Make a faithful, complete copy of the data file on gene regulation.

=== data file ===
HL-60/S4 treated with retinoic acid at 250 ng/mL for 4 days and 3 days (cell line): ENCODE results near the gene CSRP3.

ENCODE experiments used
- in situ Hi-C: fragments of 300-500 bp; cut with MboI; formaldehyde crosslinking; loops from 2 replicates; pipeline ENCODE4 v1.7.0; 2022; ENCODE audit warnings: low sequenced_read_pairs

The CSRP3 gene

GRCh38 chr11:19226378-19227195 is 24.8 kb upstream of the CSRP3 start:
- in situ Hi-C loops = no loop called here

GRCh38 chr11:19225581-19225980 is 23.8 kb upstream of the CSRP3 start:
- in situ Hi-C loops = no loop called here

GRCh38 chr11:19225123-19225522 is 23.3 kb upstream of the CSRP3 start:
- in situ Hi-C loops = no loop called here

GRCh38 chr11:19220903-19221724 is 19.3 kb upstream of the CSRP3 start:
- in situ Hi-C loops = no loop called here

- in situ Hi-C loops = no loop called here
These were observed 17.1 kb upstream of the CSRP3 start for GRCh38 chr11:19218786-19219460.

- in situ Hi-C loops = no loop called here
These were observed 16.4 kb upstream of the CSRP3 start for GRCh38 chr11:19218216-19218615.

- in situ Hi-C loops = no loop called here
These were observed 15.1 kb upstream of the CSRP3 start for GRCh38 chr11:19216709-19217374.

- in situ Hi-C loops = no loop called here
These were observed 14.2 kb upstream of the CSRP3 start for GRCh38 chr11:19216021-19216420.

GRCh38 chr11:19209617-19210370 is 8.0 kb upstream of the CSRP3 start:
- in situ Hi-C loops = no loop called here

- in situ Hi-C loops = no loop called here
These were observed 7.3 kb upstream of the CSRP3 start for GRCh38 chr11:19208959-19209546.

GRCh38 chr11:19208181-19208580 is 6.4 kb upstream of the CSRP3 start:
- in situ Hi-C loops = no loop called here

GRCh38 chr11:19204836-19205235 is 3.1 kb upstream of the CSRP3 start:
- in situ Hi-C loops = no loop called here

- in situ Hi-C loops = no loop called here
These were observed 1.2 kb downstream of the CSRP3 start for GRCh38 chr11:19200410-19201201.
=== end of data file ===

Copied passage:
HL-60/S4 treated with retinoic acid at 250 ng/mL for 4 days and 3 days (cell line): ENCODE results near the gene CSRP3.

ENCODE experiments used
- in situ Hi-C: fragments of 300-500 bp; cut with MboI; formaldehyde crosslinking; loops from 2 replicates; pipeline ENCODE4 v1.7.0; 2022; ENCODE audit warnings: low sequenced_read_pairs

The CSRP3 gene

GRCh38 chr11:19226378-19227195 is 24.8 kb upstream of the CSRP3 start:
- in situ Hi-C loops = no loop called here

GRCh38 chr11:19225581-19225980 is 23.8 kb upstream of the CSRP3 start:
- in situ Hi-C loops = no loop called here

GRCh38 chr11:19225123-19225522 is 23.3 kb upstream of the CSRP3 start:
- in situ Hi-C loops = no loop called here

GRCh38 chr11:19220903-19221724 is 19.3 kb upstream of the CSRP3 start:
- in situ Hi-C loops = no loop called here

- in situ Hi-C loops = no loop called here
These were observed 17.1 kb upstream of the CSRP3 start for GRCh38 chr11:19218786-19219460.

- in situ Hi-C loops = no loop called here
These were observed 16.4 kb upstream of the CSRP3 start for GRCh38 chr11:19218216-19218615.

- in situ Hi-C loops = no loop called here
These were observed 15.1 kb upstream of the CSRP3 start for GRCh38 chr11:19216709-19217374.

- in situ Hi-C loops = no loop called here
These were observed 14.2 kb upstream of the CSRP3 start for GRCh38 chr11:19216021-19216420.

GRCh38 chr11:19209617-19210370 is 8.0 kb upstream of the CSRP3 start:
- in situ Hi-C loops = no loop called here

- in situ Hi-C loops = no loop called here
These were observed 7.3 kb upstream of the CSRP3 start for GRCh38 chr11:19208959-19209546.

GRCh38 chr11:19208181-19208580 is 6.4 kb upstream of the CSRP3 start:
- in situ Hi-C loops = no loop called here

GRCh38 chr11:19204836-19205235 is 3.1 kb upstream of the CSRP3 start:
- in situ Hi-C loops = no loop called here

- in situ Hi-C loops = no loop called here
These were observed 1.2 kb downstream of the CSRP3 start for GRCh38 chr11:19200410-19201201.